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MacGyver Me This: Easy Weeknight Stir Fry

Two days before I left for Europe, I got this email from Susannah:

Here’s your challenge for the week!

I want to make Andy [her gentleman friend] a delicious stir fry  – brown rice bowls are one of his favorite things on earth. I would love some suggestions as to how to make a delicious marinade, how best to cook the meat, and then how to properly cook the veggies/meat together. What goes in first, etc. It seems simple but I am confused!

This was a challenging MMT question for me. Asian cuisine is admittedly my weakest discipline, simply because growing up, we hardly ever cooked it at home (which is pretty ironic, if you know what I look like…I don’t remember if I ever mentioned it on this site before, but I am adopted. From Korea. And I have an Irish last name. Family portraits are hilarious.). As a kid, we had a stovetop wok, but rarely used it, and when we did, the sauce was usually made from some McCormick’s spice packet. I somehow doubt that that Irishman knew much more about authentic Asian food than we did.

Moving to San Francisco was the first time I had more than a few Asian friends, and a whole new world of cuisine was opened up to me. The city has some fantastic Asian places (think San Tung, Katana-ya, Burma Superstar, Mandalay, and the like), and once I was in school, I also had the opportunity to take an Asian cuisine course, which often bordered on information overload.

Did you know there are lots of different types of soy sauce? Light, dark, sweet, and more — and they can all make a big impact on your final product. Same goes for rice vinegars. And if you’ve ever wondered how Chinese restaurants are able to get their meat so crisp-tender (think about that delightful snap as you bite into perfectly cooked stir fried shrimp), it’s because the meat is pre-cooked in a process called velveting. With velveting, proteins are coated in some type of marinade and egg white, then quickly fried in lots of vegetable oil while being constantly moved around. The meat is drained and set aside, then reincorporated into the final dish later. Easy to do in a restaurant kitchen with a huge wok that can get very hot, not so easy to do at home.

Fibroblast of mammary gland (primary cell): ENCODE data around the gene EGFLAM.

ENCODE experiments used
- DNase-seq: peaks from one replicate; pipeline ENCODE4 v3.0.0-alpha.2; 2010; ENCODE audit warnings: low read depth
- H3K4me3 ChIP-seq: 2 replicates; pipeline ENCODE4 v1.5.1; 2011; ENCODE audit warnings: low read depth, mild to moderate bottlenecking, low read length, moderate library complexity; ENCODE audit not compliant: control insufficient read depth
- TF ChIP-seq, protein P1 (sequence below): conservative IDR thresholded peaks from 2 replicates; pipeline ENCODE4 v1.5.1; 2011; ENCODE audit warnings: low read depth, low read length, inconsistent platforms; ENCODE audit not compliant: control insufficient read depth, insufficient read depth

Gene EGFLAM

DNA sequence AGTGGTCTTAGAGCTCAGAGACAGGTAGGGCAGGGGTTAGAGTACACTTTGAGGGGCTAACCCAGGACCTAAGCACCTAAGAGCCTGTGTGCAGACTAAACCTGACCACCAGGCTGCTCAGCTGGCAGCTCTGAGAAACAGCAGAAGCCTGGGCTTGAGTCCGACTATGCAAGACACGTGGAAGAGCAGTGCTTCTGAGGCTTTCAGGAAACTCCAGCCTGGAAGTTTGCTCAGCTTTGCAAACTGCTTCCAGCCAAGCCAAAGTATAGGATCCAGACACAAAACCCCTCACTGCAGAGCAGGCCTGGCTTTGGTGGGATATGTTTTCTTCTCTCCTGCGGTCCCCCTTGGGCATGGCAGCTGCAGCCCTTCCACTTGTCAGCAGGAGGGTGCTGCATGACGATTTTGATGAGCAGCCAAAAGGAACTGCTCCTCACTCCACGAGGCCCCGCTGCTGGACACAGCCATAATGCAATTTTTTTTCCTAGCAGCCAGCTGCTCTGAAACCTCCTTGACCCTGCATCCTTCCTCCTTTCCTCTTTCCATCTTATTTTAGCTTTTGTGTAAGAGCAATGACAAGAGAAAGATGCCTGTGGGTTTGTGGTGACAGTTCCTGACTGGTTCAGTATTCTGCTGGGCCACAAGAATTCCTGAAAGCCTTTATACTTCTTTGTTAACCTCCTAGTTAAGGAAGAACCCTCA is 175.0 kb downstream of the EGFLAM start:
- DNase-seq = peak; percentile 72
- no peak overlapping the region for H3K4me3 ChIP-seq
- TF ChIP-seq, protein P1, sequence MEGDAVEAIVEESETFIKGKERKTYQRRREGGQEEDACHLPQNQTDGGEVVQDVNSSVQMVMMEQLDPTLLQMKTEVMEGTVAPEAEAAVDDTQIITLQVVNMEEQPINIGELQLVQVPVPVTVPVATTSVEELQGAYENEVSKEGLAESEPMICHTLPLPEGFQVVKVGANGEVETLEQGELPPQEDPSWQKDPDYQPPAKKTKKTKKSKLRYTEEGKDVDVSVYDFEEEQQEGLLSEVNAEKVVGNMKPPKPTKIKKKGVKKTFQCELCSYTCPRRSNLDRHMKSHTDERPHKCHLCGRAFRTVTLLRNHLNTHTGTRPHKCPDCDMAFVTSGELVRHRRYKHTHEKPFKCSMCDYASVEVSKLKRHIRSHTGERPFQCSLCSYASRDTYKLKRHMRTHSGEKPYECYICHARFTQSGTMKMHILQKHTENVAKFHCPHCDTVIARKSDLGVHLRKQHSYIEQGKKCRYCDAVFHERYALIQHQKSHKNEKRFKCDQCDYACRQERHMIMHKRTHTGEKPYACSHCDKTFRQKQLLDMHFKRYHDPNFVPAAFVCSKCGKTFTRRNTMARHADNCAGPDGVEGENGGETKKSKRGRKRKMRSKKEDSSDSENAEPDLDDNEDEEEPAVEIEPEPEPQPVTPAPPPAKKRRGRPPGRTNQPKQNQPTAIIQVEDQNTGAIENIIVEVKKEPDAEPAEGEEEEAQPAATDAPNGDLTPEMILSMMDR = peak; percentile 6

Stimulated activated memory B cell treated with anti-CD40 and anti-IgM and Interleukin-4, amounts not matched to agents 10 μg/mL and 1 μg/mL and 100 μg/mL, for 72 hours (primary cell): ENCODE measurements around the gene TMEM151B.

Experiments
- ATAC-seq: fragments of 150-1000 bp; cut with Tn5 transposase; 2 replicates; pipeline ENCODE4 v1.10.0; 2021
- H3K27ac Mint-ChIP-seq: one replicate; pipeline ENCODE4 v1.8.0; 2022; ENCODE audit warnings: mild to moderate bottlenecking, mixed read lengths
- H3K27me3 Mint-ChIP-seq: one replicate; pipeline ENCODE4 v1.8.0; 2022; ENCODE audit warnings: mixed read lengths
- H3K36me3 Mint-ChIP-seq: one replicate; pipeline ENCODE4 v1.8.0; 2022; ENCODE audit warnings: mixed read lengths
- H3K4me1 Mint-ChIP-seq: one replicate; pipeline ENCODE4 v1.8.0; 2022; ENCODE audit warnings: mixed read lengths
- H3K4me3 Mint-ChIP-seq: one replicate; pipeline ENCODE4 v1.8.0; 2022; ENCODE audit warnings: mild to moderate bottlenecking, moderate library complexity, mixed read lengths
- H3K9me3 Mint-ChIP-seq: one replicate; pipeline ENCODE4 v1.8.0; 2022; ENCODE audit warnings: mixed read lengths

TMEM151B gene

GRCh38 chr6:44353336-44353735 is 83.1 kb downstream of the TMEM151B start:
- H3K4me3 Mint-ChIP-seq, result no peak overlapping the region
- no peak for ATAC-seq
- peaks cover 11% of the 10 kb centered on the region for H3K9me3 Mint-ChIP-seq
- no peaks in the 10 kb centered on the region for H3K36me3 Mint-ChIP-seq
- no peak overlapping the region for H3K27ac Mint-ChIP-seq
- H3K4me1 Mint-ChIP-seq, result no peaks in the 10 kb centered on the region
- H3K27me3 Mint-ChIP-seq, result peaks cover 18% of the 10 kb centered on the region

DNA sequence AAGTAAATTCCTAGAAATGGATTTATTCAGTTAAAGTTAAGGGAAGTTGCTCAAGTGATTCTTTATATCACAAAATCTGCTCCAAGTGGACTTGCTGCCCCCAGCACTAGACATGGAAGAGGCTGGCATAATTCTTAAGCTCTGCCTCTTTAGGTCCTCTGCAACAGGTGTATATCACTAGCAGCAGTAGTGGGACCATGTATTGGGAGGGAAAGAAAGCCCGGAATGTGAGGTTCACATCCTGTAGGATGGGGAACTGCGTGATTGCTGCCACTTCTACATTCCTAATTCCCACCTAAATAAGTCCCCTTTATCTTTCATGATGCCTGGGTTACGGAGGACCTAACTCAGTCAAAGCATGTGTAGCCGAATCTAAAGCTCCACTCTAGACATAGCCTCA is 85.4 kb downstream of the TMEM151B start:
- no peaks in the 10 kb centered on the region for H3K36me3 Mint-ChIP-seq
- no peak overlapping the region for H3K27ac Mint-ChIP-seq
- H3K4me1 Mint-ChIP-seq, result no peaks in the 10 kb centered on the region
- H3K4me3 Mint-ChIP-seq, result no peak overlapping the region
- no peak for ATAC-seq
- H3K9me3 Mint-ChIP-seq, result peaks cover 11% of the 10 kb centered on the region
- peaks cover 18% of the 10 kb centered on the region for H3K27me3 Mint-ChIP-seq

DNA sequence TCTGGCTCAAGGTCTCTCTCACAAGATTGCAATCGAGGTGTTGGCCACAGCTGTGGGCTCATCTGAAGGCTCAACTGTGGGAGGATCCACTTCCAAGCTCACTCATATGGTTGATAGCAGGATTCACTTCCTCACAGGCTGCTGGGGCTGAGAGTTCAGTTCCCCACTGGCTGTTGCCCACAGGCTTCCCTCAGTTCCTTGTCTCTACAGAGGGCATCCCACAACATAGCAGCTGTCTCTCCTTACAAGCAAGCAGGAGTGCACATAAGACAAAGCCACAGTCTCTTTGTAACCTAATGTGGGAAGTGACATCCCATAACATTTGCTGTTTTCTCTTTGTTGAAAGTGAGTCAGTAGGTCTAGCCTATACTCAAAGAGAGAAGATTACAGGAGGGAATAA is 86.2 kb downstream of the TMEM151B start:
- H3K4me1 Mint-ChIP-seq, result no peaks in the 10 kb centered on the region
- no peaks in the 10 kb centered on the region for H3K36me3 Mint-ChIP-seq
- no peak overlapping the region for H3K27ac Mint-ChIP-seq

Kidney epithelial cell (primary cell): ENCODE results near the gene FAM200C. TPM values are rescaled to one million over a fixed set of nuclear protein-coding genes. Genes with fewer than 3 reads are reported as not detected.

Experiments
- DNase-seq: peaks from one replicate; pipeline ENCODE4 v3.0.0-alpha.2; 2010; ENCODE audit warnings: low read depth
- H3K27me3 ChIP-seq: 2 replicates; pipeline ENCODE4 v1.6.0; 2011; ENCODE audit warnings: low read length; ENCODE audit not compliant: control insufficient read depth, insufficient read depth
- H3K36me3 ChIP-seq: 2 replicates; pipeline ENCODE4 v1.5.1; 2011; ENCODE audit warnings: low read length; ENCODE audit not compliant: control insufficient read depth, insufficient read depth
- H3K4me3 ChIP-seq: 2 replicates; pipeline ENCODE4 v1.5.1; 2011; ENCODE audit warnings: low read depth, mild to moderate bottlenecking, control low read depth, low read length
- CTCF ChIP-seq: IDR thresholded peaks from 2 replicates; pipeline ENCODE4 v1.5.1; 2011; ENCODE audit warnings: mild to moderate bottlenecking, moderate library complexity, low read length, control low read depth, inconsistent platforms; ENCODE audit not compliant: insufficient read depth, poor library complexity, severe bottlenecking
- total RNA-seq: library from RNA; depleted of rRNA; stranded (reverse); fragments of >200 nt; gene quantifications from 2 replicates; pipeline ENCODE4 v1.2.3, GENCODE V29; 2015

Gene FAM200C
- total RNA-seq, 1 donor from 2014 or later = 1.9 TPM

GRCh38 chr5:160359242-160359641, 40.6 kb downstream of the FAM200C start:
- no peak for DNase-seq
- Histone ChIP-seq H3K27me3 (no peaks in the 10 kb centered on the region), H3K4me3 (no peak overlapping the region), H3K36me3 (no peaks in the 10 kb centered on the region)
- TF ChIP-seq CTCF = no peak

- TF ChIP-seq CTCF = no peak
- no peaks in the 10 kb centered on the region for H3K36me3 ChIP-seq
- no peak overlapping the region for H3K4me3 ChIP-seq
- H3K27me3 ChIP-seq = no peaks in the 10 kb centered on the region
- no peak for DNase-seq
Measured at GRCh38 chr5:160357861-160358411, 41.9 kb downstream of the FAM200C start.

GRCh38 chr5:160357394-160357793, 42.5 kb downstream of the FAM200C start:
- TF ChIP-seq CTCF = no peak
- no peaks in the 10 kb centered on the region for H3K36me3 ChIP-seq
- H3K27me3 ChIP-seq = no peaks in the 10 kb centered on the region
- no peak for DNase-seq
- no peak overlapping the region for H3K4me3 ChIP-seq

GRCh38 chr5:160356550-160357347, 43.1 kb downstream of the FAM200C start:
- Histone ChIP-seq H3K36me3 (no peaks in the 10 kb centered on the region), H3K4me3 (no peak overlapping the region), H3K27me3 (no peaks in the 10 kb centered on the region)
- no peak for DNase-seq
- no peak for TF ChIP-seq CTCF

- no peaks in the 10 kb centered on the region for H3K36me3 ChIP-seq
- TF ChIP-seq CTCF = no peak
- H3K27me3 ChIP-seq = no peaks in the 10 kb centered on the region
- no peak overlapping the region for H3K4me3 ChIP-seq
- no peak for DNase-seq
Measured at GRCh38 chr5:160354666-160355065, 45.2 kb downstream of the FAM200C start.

But even though authentic Asian cookery techniques often aren’t feasible for the home kitchen, the same flavors can be easily recreated if you keep a well-stocked Asian pantry. Items like sesame oil, hoisin sauce, oyster sauce, rice wine or mirin, ginger and the like will all help you throw together a stir fry in no time. Buying these ingredients are an up front investment, but they should last you a long time after that.

This is what was floating through my mind as I responded to Susannah, slightly panicked that I hadn’t yet started packing:

Your MacGyver Me This is a good one, as Asian is by far my weakest discipline. Luckily, I have a HUGE binder of recipes and notes from my Asian class at culinary school, so I’m going to tag team this MMT with that resource.

A few questions for you:

–type of protein? (Chicken? Beef? Shrimp?)

–any particular type of vegetable blend?

— any type of sauce he likes (oyster sauce, sichuan, mongolian — or just a generic, soy sauce based, semi-sweet stir fry sauce?

The procedure itself will actually be pretty straightforward, so figuring out the ingredients you want will take first priority here. Also, you should have a good saute/frying pan.

–Andy likes chicken or beef.